The bees, wasps and mosquitos may be scarce at this time of year, but winter pests are no less frustrating. In fact, they can multiply rapidly, so you will want to respond quickly at the first sign of an infestation.
These critters are a growing problem at least in part because Americans have become increasingly transient. Bed bugs are hitchhikers, hiding in your belongings during a hotel stay, in airplane and bus baggage, and in storage units.
Because they like to feed at night, and only on blood, their favorite nesting areas are mattresses and cushions. With holiday travel upon us, and the cold months pushing us indoors, bed bugs could become a problem.
About half of all people bitten by bed bugs will have a reaction in the form of red, itchy bumps. If you suspect they may be in your home, check the seams of your mattresses and couch cushions. Bed bugs are readily visible, so look for live and dead bugs, as well as cast-off skins. You may also see tiny black stains from their fecal matter.
Don’t try to exterminate yourself. Bed bugs can live up to a year without feeding, and store-bought chemicals that kill the bugs generally don’t kill the eggs. A professional will treat the bugs and eggs to prevent a recurrence of the infestation.
If you are traveling, check your hotel room. Even the most upscale hotel can become a victim of a bed bug infestation, and your attention can save you a problem later. Report your concerns to hotel management immediately. Hotels will want to deal with bed bugs quickly.
Urban and suburban areas can be equally impacted by cockroach infestations, but the winter months in cold climates can be especially troublesome because of their tendency to trigger allergic reactions. Those who suffer from asthma are most vulnerable, with more time indoors leading to more exposure to the allergens carried by cockroaches.
The American cockroach, also called palmetto bug, is the largest cockroach, and the main offender in the United States. If you have an infestation, you may hear them skittering across floors at night or see them crawling into bathtub drains when you turn on the light. Victims of an infestation also have reported a musty smell, especially in cool, dark basements, where they like to reside.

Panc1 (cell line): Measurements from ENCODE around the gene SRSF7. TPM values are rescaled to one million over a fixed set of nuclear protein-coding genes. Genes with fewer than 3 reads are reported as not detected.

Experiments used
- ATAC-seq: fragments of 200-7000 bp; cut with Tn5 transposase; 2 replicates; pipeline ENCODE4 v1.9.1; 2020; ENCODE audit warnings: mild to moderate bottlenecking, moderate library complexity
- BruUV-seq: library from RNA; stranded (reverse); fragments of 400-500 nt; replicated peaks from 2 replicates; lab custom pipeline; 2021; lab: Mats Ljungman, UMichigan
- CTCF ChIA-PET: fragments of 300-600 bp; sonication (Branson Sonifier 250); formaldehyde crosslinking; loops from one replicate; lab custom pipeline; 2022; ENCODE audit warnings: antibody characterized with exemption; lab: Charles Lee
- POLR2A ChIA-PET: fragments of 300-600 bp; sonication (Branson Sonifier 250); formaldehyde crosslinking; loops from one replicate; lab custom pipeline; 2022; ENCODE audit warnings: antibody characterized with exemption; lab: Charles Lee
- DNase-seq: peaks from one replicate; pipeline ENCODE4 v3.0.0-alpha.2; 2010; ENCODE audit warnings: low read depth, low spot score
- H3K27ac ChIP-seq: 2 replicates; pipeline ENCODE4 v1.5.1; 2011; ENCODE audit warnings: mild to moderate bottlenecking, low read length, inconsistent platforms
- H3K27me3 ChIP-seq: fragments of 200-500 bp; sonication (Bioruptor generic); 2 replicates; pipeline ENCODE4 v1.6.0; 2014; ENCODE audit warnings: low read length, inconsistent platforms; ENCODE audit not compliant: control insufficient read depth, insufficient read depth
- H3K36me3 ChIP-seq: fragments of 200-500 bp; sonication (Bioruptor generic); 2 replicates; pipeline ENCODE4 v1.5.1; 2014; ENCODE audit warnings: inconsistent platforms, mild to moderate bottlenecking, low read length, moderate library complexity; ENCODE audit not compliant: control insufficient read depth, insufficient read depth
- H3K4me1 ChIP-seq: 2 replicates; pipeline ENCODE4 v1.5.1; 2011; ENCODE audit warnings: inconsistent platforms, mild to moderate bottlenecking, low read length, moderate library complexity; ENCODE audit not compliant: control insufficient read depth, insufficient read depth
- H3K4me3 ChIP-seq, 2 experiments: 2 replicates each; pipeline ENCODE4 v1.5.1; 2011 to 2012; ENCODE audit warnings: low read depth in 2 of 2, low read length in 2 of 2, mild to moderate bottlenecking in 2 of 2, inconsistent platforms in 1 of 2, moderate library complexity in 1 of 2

Regular treatment from a professional exterminator is the best way to keep cockroaches at bay, especially in more urban areas where it is harder to eradicate the bugs. You can reduce the likelihood of a growing population in your home by keeping counters clean and clear of food, and by vacuuming frequently.
Typical household spiders can be more of an annoyance to homeowners than anything else. An infestation, however, can be a big problem, especially with spiders that bite.
The brown recluse is the most common biting spider to infest homes. Its bite can be painful, lasting several hours for those sensitive to its venom. These spiders prefer to nest in areas where they will not be disturbed, such as stored boxes, stacks of paper, and stored clothing, Attics, basements and crawl spaces are favorites for them.
Your can discourage these pests by storing papers, books and clothing in plastic containers and by avoiding creating piles of these items to be put away later.
Most people think of fleas as a warm weather problem, since these pests usually victimize our pets in the summer and seem to die off with freezing temperature.
It’s true that neither fleas, nor their eggs, can survive the cold Ohio winter. However, fleas can easily find warm shelters, such as sheds and garages, or warm hosts, such as racoons, to aid their survival. One inopportune trip outside by your dog or cat, and you can find yourself with a winter flea infestation. An adult flea can live several weeks on your dog. If she lays eggs that ultimately hatch within crevices of furniture or carpeting, the larvae can survive a long time before finding another warm-blooded host.
If you suspect a flea problem, call a professional immediately. A flea can complete its life cycle in just two weeks, so its important to address the problem quickly to avoid a major infestation.
You can prevent a winter flea problem by vacuuming frequently and checking your pet. Most important, continue your pet’s flea prevention treatments all year.
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